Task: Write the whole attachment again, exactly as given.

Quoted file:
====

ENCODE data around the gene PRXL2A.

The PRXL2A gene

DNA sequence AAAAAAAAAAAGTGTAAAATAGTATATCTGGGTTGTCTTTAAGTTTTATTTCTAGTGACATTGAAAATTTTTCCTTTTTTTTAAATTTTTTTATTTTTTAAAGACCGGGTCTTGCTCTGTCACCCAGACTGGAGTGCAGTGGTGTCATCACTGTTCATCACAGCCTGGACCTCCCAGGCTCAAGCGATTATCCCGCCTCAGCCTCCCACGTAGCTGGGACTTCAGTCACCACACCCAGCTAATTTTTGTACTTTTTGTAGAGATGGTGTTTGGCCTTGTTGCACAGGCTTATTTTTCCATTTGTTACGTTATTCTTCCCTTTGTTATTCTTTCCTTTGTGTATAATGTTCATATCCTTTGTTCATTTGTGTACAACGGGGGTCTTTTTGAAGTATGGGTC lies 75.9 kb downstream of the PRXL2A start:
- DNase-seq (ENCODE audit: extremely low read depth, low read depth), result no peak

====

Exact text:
ENCODE data around the gene PRXL2A.

The PRXL2A gene

DNA sequence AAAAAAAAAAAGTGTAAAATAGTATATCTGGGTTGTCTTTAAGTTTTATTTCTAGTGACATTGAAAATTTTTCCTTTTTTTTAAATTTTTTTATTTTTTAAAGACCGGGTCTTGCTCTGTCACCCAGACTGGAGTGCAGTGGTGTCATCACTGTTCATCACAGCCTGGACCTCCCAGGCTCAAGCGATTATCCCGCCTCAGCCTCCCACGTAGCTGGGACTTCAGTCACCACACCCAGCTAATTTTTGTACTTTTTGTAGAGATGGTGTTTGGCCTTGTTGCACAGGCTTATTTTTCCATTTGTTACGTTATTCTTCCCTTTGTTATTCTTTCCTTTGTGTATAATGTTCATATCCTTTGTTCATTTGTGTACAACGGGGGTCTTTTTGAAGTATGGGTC lies 75.9 kb downstream of the PRXL2A start:
- DNase-seq (ENCODE audit: extremely low read depth, low read depth), result no peak